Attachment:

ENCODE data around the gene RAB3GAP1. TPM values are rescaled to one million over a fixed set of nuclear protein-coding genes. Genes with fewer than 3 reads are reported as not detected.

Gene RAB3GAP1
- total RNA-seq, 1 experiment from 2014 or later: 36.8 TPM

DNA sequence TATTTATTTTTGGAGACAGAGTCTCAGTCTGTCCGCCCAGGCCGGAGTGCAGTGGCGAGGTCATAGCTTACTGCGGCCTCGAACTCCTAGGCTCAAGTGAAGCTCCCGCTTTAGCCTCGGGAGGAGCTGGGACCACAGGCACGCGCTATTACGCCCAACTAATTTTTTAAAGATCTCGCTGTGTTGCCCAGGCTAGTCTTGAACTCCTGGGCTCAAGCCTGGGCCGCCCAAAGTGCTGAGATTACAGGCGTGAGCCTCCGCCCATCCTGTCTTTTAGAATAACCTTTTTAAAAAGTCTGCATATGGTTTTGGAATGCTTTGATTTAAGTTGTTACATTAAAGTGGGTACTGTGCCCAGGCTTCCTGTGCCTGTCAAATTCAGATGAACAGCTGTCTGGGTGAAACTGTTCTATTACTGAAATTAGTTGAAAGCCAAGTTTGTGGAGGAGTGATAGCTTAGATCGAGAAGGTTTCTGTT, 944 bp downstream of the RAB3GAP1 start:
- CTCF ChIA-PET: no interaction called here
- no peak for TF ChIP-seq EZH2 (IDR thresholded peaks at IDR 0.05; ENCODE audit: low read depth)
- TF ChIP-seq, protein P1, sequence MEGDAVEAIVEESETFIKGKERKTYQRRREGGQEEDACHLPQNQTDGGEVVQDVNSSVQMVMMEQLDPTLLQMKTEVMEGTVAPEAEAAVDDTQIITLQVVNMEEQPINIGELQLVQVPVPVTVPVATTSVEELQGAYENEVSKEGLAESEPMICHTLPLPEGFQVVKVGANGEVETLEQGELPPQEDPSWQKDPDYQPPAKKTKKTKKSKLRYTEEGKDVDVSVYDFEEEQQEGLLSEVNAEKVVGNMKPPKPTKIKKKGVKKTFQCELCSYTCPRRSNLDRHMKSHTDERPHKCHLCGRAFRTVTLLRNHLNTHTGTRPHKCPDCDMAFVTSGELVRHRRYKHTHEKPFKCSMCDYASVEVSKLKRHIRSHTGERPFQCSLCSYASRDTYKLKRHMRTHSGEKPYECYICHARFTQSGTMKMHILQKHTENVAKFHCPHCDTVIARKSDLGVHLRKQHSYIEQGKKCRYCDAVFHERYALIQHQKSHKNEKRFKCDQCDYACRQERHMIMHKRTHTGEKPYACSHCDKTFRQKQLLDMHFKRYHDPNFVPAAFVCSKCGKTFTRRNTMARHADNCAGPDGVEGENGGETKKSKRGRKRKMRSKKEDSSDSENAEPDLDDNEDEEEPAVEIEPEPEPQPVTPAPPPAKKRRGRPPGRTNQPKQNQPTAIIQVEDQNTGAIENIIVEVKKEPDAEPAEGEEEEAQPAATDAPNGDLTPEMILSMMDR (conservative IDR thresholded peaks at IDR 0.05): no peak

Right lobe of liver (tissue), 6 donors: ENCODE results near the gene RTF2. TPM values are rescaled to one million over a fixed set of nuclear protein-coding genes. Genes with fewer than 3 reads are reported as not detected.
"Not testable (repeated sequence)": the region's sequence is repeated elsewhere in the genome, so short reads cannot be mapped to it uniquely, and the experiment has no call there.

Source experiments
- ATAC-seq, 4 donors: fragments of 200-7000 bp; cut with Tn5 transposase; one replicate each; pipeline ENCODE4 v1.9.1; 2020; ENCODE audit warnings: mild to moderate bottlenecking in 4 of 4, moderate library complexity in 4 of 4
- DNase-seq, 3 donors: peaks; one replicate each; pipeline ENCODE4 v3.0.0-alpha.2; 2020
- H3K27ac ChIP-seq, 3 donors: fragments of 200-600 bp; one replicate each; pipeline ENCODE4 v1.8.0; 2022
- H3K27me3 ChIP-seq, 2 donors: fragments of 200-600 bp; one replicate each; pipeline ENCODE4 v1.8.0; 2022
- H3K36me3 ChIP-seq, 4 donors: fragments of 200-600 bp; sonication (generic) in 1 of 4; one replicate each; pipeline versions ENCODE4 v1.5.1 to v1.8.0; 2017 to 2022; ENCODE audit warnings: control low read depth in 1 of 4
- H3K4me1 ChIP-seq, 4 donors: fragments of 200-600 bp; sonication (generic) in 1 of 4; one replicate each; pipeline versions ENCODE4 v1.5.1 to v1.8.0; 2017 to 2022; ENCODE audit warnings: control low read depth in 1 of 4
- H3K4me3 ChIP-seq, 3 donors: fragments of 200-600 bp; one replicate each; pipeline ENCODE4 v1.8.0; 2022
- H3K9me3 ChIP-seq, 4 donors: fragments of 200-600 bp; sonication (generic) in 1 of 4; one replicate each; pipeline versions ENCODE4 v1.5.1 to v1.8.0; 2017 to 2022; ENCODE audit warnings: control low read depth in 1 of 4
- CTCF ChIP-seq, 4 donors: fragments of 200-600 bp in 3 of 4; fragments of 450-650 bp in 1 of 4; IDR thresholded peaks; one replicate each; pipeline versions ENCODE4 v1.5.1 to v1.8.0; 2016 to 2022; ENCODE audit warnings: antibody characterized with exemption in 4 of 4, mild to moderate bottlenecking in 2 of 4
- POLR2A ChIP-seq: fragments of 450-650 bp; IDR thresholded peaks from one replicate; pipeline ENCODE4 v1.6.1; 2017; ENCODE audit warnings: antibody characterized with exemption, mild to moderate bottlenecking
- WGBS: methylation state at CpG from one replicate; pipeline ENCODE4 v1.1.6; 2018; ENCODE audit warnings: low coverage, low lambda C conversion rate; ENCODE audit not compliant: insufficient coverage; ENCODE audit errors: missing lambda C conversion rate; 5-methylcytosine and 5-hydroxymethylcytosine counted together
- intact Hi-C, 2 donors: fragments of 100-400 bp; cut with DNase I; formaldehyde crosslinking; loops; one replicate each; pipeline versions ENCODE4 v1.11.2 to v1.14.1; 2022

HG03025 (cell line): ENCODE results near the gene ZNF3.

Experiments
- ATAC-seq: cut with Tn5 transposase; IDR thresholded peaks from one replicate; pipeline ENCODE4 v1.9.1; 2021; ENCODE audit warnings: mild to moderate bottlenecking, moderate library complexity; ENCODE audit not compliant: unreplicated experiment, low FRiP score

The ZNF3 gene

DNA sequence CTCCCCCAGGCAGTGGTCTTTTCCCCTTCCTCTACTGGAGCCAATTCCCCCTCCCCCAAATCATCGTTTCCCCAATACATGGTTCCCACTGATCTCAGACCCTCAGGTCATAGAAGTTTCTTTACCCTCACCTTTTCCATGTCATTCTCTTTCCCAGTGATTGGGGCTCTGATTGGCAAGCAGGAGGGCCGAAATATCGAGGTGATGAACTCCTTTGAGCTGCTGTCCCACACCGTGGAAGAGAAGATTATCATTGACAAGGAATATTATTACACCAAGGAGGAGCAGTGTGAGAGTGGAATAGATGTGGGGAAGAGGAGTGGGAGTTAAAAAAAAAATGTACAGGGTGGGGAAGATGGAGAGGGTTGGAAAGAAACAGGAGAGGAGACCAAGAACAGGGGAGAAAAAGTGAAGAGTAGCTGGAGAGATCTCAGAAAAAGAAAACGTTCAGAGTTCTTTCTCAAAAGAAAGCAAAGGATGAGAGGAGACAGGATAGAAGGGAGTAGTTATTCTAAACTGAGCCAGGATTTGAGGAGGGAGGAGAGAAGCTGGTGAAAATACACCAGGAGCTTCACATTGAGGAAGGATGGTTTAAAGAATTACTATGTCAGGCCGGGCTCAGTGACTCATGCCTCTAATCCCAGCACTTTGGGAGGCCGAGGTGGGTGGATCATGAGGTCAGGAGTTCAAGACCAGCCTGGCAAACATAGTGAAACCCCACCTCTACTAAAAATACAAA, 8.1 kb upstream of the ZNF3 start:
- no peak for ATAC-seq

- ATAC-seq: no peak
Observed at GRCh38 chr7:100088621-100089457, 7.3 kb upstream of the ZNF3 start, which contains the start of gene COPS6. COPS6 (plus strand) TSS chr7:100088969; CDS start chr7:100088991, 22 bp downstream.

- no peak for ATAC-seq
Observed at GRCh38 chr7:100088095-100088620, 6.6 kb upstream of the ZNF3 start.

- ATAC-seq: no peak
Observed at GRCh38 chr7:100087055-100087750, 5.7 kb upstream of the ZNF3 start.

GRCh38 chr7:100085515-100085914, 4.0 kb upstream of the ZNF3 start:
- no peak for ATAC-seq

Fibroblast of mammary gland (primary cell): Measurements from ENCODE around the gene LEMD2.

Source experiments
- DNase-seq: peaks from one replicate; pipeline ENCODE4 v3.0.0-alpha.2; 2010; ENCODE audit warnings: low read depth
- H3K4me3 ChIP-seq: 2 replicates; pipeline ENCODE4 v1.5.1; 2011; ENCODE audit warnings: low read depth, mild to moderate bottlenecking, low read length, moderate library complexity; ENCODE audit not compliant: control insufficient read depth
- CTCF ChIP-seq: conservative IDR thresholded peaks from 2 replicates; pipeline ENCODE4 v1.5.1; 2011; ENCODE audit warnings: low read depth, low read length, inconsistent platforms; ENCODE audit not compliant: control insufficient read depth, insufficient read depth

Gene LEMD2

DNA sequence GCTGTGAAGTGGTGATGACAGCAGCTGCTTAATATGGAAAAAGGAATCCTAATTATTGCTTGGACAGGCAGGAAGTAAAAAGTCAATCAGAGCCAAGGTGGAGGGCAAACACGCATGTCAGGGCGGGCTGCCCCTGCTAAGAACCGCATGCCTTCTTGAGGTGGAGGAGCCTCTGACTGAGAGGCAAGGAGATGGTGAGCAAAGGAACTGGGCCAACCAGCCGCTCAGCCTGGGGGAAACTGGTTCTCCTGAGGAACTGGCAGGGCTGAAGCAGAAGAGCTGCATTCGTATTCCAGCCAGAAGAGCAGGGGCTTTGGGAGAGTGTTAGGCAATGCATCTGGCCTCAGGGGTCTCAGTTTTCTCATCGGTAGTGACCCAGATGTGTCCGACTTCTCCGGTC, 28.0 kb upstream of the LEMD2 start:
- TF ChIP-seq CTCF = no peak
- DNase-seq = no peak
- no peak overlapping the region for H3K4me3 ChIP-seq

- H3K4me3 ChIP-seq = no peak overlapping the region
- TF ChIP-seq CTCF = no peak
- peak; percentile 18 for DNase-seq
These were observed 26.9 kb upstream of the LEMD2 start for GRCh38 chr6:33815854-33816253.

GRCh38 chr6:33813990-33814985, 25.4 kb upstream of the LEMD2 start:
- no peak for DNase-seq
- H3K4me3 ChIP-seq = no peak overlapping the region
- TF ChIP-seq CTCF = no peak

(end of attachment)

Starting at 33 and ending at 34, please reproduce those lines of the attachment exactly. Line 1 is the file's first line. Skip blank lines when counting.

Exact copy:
- ATAC-seq: no peak
Observed at GRCh38 chr7:100087055-100087750, 5.7 kb upstream of the ZNF3 start.